Saturday 10 December 2016

Ex-NY mayor Giuliani gives backing boost as Trump signs up political guru to run campaign

Barney Henderson in New York

Published 09/04/2016 | 02:30

Supporters of US Republican presidential candidate Donald Trump hold signs during a campaign event at Grumman Studios in Bethpage, New York
Supporters of US Republican presidential candidate Donald Trump hold signs during a campaign event at Grumman Studios in Bethpage, New York

Donald Trump, the Republican presidential front-runner, received a boost yesterday from Rudy Giuliani, the former Mayor of New York. The billionaire businessman, who suffered a damaging defeat in the Wisconsin primary on Tuesday, was in need of a lift ahead of the upcoming New York primary.

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Mr Giuliani, who was universally praised for his handling of the 9/11 terror attacks, said he planned to vote for his "friend" Mr Trump in the primary.

The Republican criticised Mr Trump's rival, Ted Cruz, who had mocked "New York values" during a presidential debate in January.

"It's New York City. We're family. I can make fun of New York, but you can't," he told the 'New York Post'.

"I support Trump. I'm gonna vote for Trump."

Mr Giuliani said he expected Mr Trump to collect most of the 95 delegates up for grabs in New York on April 19 and have a "good shot" at securing the party nomination, averting the possibility of a contested convention in July.

On Wednesday night, Mr Trump returned home from the chill political winds of the Mid-West to a rousing rally of 10,000 supporters in New York.

"I've got this guy standing over there looking at me, talking about 'New York values' with hatred," he said. "So, folks, I think you can forget about him. Forget about him. He is Lyin' Ted."

However, it was not all good news for the front-runner on Thursday, as a new poll by Associated Press-GfK found that seven in 10 of all Americans had an unfavourable impression of him.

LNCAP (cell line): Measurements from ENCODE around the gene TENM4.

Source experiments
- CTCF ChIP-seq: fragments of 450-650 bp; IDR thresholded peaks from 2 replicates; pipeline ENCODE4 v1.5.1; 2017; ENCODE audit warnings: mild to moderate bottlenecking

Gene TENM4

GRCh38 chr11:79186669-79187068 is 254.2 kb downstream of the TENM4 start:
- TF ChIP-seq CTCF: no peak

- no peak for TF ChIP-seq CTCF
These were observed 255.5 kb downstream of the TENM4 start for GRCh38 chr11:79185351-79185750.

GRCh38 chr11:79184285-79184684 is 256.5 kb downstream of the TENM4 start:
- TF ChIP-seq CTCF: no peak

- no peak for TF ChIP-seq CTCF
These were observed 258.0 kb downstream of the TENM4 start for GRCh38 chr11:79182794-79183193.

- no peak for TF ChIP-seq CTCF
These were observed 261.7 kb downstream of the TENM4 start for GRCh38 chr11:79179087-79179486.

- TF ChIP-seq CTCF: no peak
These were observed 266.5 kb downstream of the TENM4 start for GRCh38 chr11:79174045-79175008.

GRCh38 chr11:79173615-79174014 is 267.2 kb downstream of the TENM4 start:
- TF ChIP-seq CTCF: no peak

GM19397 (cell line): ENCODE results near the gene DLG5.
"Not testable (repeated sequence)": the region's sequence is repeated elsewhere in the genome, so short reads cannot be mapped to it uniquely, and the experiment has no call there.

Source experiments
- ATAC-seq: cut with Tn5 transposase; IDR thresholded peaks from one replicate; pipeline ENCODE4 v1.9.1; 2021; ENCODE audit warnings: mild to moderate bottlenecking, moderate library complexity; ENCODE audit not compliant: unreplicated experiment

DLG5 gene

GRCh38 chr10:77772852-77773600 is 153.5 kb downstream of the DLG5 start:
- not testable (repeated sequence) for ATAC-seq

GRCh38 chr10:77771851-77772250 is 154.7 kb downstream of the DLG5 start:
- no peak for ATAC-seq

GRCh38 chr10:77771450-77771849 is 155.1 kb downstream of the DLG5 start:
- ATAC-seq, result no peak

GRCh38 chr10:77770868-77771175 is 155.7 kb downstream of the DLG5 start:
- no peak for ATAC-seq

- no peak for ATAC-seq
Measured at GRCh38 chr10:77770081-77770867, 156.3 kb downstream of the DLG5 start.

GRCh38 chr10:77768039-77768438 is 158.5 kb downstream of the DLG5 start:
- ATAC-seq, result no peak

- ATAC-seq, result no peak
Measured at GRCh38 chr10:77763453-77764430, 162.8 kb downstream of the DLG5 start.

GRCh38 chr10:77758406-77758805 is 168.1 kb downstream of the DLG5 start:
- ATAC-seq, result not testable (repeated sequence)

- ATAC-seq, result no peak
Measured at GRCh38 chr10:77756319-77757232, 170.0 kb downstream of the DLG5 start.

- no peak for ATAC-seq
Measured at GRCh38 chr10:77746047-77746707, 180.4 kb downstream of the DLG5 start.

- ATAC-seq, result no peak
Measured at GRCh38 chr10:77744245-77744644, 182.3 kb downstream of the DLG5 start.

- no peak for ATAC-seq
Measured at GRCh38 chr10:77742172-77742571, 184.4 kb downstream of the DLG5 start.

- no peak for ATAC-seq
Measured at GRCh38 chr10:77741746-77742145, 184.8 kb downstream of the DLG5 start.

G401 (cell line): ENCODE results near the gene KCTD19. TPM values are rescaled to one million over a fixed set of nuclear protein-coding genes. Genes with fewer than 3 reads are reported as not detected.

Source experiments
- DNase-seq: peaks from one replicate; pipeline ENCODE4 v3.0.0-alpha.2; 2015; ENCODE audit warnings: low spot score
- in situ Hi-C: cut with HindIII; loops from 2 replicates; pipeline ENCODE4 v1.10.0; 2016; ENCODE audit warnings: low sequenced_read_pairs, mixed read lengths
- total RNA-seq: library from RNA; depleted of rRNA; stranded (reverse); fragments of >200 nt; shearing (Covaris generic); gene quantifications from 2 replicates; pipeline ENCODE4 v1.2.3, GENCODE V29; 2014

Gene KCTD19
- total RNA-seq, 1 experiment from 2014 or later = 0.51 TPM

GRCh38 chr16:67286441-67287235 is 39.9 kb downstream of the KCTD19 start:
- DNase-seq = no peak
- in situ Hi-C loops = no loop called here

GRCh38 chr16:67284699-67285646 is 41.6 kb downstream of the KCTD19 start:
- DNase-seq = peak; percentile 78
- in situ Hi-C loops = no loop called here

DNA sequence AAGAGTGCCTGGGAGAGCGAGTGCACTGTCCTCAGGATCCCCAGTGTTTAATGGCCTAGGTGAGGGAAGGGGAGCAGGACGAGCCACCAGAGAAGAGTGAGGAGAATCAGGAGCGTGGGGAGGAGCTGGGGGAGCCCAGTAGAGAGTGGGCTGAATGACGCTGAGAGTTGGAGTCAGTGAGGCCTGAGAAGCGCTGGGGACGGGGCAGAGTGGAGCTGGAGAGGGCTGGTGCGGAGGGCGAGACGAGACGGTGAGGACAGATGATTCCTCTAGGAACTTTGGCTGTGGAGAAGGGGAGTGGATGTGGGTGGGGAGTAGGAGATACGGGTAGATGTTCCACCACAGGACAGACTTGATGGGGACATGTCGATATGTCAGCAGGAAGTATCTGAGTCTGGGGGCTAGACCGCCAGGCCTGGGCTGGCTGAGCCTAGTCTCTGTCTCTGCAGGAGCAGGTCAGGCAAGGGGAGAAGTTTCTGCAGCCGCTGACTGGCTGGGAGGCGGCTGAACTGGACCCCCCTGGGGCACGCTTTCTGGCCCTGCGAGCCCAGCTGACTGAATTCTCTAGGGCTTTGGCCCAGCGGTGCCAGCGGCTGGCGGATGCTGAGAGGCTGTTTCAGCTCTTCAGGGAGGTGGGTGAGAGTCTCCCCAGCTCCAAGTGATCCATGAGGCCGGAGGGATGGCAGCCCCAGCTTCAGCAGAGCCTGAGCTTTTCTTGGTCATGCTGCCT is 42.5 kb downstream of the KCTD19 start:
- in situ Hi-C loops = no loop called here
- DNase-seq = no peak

Mr Trump said yesterday that he planned to hire additional staff to prepare for the possibility of a long fight for the Republican nomination.

He announced that he has assigned all functions related to the nomination process to veteran political operative Paul Manafort, who was hired to manage the process of corralling delegates who will pick the nominee.

"The nomination process has reached a point that requires someone familiar with the complexities involved in the final stages," Mr Trump said.

Last night Mr Manafort said that Mr Trump would amass the 1,237 delegates needed to clinch his party's nomination well before the Republican National Convention in July.

A veteran campaign tactician, Mr Manafort was chosen by Trump on Thursday to oversee a fractious nomination process that many Republicans expect may not yield a clear winner before the convention.

Mr Manafort said on CNN's 'New Day' programme that Mr Cruz will not be able to dent Mr Trump's delegate lead before California's primary on June 7: "The reality is Ted Cruz has seen his best day," he said.

"The reality is this convention process will be over with sometime in June, probably June 7, and it'll be apparent to the world that Trump is over that 1,237 number," he added.

Mr Trump has been uncharacteristically quiet on social media after his double-digit loss to Mr Cruz in the Wisconsin primary on Tuesday, which followed a series of missteps on the campaign trail, including his statement, later recanted, advocating punishment for women who have illegal abortions.

In elevating Mr Manafort, Mr Trump said he would add more staff before the convention in an expansion of his campaign team beyond the close-knit group of advisers who have been at his side since he jumped into the presidential race last June.

"People that I know that want to get involved and wanted to before didn't have a way in," Mr Manafort said.

The next presidential nominating contests before the November 8 election include a number in East Coast states, which are seen as more fertile ground for the real estate tycoon, including the primary in his native New York on April 19.

Mr Manafort cited Pennsylvania, New Jersey, Connecticut and Maryland as states where Trump would do well. "By the time we get to California, the momentum is going to be very clear and Ted Cruz's path to victory is going to be in [a] shambles," he said.

Mr Cruz, appearing on the CNN programme earlier, said he had a clear path to 1,237 delegates.

Irish Independent

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